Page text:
It was certainly a bit nippy when we left our Runnymede mooring at 7:45, turning in the channel ...
... passing the sleeping No Problem XL
... and heading off into the sunrise and showery rain.
An Egyptian Mallard Gooseduck perhaps?
The first of six locks, Bell Weir, was thankfully on self-service
... so no Mr Grumpy today,
he's probably still in his bed trying to think of yet more ways to upset boaters!
Penton Hook Lock next also on self service and where these two birds were waiting lockside
It was self-service at Chertsey Lock too and we waited for a singlehander who shared the lock with us.
Shepperton Lock was manned and there was even a boat on the move waiting to enter as we left!
This is what we saw as we left Shepperton Lock, the usual channel has been closed off for dredging although the signs weren't very helpful as we couldn't see what was on them until we were right alongside as they twisted and turned in the river flow.
So we had to reverse a little and cruise round the 'other side' of D'Oyly Carte Island, a first for us
Eyot house on the island from this side does look lived in as there were several windows open,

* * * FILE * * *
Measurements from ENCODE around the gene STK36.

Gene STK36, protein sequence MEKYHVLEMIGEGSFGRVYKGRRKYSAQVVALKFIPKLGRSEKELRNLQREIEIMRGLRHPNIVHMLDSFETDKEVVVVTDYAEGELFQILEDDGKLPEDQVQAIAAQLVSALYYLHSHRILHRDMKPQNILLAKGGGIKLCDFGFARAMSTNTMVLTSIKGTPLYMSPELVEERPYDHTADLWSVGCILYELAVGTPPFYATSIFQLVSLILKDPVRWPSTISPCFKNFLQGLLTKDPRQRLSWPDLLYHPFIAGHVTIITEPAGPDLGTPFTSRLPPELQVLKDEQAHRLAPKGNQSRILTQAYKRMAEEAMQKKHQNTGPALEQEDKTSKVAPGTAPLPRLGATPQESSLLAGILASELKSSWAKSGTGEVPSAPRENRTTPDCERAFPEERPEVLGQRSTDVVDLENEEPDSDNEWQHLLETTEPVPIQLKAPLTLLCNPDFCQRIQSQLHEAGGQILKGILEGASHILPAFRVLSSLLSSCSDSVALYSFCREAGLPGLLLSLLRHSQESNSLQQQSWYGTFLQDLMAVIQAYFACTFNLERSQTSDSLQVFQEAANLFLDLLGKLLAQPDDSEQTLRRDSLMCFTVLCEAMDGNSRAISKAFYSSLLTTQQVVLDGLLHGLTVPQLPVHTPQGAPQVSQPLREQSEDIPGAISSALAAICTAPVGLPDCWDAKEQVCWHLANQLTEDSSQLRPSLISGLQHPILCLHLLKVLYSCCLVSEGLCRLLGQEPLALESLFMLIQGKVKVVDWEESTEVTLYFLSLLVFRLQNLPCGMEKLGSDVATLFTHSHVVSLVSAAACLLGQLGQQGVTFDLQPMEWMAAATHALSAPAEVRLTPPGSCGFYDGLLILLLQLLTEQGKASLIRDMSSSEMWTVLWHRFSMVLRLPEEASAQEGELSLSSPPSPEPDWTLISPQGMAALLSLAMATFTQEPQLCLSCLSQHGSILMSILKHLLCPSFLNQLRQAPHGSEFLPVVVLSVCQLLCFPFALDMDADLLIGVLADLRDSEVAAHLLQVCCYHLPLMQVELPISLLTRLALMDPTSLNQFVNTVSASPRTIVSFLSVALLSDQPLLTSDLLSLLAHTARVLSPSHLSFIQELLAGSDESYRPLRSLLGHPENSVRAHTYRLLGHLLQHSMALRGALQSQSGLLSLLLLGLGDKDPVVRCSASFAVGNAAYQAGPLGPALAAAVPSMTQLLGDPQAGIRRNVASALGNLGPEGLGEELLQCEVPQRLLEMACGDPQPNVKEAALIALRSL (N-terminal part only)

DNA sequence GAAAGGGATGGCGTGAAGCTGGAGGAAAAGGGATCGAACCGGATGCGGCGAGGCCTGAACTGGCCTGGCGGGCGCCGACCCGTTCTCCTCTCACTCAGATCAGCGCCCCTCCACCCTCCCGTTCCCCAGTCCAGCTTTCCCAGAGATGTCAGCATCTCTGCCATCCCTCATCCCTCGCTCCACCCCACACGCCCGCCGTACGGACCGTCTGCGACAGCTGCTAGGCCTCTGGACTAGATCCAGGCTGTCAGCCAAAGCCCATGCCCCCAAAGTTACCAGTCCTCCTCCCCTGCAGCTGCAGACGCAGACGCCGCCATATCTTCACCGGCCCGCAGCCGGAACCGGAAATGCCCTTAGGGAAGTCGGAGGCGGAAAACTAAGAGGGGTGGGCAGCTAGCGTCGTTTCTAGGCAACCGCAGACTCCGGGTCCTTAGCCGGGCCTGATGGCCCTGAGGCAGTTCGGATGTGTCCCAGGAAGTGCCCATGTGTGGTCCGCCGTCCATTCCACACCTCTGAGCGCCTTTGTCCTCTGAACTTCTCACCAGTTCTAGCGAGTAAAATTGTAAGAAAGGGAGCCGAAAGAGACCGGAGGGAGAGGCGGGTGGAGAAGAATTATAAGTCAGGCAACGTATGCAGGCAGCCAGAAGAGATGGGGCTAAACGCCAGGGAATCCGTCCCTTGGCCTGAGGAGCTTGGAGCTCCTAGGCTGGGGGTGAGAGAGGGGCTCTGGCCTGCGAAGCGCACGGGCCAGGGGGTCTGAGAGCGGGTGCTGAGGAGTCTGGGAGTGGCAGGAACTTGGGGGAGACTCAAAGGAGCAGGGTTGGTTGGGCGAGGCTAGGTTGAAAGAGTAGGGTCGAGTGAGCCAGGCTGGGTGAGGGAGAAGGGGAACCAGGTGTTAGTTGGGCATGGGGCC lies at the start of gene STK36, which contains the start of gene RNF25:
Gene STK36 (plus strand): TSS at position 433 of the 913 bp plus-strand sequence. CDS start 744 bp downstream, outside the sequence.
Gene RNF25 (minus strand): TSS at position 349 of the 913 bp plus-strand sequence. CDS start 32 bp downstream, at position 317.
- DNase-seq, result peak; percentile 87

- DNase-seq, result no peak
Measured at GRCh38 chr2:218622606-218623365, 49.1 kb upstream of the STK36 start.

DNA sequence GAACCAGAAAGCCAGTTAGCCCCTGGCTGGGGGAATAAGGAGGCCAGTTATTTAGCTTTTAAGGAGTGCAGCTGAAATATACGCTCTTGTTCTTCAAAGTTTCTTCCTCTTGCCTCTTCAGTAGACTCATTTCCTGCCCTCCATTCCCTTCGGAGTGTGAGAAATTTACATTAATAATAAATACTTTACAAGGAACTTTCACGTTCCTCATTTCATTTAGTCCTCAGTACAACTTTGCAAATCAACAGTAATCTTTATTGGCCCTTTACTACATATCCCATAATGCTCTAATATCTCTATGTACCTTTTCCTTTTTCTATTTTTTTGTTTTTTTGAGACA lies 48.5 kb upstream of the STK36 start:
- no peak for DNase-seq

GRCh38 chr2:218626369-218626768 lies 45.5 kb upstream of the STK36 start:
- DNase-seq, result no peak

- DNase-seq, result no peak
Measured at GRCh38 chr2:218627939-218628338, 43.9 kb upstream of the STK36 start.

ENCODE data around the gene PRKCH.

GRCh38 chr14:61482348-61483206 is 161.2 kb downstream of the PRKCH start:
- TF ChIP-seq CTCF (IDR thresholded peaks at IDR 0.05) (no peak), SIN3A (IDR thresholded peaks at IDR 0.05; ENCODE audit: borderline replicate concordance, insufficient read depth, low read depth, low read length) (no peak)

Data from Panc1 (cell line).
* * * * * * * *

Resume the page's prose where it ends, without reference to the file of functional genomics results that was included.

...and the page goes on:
We remember these pontoons being put in on the island just after the permanent moorers were moved on, it must be at least four years ago but have never seen any boats moored on them since. I wonder if the owners have had to wait this long for permission to dredge, and if next year we'll see it busy with boats once again?
As we approach Sunbury Lock we can see what looks like more dredging going on
... but we were wrong, they are actually taking spoil out of the hopper and dropping it into the river! It could well be what they're taking out at Shepperton perhaps,
Sunbury Lock was also manned and we waited for this cruiser to arrive. I switched on the central heating while we were here to warm the boat up inside until we light the fire.
Not seen this before at Dave Gillmore's studio boat, its a red-kite kite bird scarer probably to keep birds from cr*ping on the glass roof!
We had more heavy rain once we'd settled in at Kingson and saw some very moody skies.